Close Spider Relative Found In 305-Million-Year-Old Rocks

720 Close Spider Relative Found In 305-Million-Year-Old Rocks
Digital visualization of Idmonarachne brasieri gen. et sp. nov. based on laboratory and synchrotron scans of the fossil. R.J. Garwood et al., Proc. R. Soc. B 2016

Researchers studying a 305-million-year-old fossil reveal that it belonged to a never-before-seen arachnid they named Idmonarachne brasieri. This close relative of the earliest spiders, described in Proceedings of the Royal Study B this week, reveals new clues about spider evolution. 

A team led by Russell Garwood from the University of Manchester examined the remarkably preserved, three-dimensional, 1.04-centimeter-long (0.4 inch) fossil from the Montceaules-Mines of France using microscopes as well as lab-based and synchrotron-based high-resolution CT scanning. One of the oldest ever reported spiders was previously discovered at this site, along with Late Carboniferous scorpions, harvestmen, and many other invertebrates. 


The team found that, while this arachnid is distinctly spider-like, it lacks a key diagnostic character of the spider order, Araneae: spinnerets, appendages on the abdomen that help control silk production. Idmonarachne brasieri likely secreted silk, but it may not have had enough control to create webs.

"We can say almost 100 percent that it's a predator," Garwood tells IFLScience. "Most arachnids are, and this creature has very spider-like fangs, which are very good for eating other animals, so it's a safe bet that is how this species lived." The team didn't find any forelimb specializations, which some spiders use for ambush predation, and without a web, Idmonarachne likely ran down its prey. "But that is very much a guess," he adds. 

"Our evolutionary tree for this study suggests that this fossil is a sister group to the spiders, and the sister group to these two is the extinct order of arachnids called the Uraraneida," Garwood explains. Uraraneids lived during the Devonian–Permian hundreds of millions of years ago. Like Idmonarachne, uraraneids also didn't have spinnerets, though they did have spigots, or openings to silk glands. And Idmonarachne lacks the tail-like structure of uraraneids called the flagelliform telson.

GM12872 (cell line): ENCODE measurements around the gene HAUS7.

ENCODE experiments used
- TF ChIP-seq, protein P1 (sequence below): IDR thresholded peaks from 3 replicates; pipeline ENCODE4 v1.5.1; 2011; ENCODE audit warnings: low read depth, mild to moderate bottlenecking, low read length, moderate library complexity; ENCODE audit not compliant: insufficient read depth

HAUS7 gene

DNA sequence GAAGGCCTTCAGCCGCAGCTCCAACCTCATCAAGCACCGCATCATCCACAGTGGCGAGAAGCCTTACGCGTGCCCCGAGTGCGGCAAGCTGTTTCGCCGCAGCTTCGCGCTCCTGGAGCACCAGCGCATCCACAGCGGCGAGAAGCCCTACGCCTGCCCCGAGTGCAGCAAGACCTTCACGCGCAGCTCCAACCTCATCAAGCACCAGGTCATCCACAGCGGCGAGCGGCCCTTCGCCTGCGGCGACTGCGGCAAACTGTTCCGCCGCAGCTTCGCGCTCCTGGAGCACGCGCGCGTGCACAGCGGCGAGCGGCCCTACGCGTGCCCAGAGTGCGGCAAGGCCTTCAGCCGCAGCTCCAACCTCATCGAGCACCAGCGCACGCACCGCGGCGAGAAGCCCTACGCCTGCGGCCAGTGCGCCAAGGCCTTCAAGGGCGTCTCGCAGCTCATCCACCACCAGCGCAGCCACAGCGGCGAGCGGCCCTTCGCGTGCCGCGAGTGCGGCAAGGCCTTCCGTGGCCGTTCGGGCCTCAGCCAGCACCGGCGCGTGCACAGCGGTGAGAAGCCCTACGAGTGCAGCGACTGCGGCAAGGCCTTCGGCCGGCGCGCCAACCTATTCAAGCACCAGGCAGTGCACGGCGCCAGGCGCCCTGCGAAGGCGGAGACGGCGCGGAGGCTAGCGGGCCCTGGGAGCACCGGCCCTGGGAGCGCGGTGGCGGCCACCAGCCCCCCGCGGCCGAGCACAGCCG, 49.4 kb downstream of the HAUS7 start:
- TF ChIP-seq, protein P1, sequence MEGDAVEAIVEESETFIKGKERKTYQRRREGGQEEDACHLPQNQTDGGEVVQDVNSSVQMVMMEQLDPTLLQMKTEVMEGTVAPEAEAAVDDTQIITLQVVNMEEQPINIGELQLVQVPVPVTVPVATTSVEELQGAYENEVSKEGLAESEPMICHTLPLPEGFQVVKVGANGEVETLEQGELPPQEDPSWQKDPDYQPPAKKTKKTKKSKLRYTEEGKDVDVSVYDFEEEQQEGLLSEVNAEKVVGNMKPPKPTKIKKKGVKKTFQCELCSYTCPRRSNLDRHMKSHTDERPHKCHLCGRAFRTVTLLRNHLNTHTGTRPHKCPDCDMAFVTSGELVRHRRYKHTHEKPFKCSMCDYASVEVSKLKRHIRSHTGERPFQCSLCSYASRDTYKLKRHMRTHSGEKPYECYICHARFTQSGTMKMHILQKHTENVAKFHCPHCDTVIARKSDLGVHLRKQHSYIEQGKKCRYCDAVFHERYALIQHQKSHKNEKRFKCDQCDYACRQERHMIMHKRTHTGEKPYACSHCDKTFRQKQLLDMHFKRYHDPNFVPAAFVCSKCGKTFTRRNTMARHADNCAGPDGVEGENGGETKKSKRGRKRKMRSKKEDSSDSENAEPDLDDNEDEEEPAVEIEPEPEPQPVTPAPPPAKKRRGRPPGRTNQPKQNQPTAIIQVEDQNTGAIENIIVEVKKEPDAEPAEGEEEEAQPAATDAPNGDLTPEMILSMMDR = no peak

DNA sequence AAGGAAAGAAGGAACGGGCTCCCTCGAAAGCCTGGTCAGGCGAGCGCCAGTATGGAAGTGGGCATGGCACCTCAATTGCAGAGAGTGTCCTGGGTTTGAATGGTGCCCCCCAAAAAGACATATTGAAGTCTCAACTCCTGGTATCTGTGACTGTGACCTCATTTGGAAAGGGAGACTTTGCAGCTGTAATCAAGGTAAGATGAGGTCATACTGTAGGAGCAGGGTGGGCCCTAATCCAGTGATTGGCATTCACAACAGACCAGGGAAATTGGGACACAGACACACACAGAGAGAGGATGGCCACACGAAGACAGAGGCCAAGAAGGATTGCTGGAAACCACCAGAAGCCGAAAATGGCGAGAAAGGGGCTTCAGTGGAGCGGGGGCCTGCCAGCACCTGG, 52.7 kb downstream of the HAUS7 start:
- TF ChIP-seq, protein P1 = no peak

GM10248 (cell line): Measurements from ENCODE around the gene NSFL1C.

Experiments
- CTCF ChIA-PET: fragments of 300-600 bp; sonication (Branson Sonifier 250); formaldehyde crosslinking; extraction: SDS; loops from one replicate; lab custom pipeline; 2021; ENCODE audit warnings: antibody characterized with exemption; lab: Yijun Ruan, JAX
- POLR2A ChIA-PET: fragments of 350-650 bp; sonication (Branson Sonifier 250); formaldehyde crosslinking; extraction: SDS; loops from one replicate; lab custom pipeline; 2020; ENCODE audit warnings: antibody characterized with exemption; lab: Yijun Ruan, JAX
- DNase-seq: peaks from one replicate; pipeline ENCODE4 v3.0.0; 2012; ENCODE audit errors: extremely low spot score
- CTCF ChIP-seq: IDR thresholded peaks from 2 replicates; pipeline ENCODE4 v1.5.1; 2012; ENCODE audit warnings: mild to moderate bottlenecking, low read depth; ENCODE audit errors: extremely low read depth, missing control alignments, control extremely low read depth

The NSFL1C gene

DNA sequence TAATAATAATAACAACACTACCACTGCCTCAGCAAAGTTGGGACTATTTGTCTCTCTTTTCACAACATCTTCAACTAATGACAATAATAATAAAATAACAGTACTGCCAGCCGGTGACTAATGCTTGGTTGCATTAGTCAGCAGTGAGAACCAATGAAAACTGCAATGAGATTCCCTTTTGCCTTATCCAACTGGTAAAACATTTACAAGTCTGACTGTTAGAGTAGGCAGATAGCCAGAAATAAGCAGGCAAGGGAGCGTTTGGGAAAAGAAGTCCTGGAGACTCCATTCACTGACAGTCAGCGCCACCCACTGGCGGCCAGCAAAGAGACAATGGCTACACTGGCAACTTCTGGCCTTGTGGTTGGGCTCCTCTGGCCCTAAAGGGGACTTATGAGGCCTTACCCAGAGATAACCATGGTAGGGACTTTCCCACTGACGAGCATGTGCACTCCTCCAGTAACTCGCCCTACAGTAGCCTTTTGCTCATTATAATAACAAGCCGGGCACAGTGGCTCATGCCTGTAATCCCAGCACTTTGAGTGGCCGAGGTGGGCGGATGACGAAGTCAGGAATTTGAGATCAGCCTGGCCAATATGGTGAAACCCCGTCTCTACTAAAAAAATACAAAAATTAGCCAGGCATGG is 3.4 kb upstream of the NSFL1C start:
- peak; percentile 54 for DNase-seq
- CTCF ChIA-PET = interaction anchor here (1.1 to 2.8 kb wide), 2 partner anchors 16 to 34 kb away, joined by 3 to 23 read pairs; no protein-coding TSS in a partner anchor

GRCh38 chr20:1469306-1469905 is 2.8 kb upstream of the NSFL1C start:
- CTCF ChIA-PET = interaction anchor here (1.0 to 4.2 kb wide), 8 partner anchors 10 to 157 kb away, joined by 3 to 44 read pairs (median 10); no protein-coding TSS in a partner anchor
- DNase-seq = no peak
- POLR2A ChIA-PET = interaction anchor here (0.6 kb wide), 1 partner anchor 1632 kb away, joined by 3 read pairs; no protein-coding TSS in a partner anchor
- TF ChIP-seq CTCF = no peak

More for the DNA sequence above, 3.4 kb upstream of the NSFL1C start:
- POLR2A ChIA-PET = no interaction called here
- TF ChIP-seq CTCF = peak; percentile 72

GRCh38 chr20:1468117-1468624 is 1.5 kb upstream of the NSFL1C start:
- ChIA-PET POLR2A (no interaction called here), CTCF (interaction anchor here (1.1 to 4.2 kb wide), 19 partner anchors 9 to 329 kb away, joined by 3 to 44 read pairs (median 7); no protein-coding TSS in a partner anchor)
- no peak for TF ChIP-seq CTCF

While spiders are a diverse, successful lineage that can be traced back 315 million years to the Late Carboniferous, there are still many uncertainties surrounding their origins. These findings suggest that the ancestors of spiders likely developed the ability to secrete silk before losing their flagelliform telson and gaining the ability to spin silk using spinnerets. "Perhaps the key element in spiders' success is actually spinnerets, which opens them up to a wide range of different ways of living," Garwood adds, "and has allowed them to diversify to such a great extent."


The genus is named after wool-dyer Idmon – the father of Arachne, a weaver in Greek and Roman mythology – a reference to its close evolutionary relationship with spiders. The species name honors the late Oxford professor Martin Brasier.

Image in the text: Suggested appearance of Idmonarachne brasieri in life. R.J. Garwood et al., Proc. R. Soc. B 2016


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  • harvestmen,

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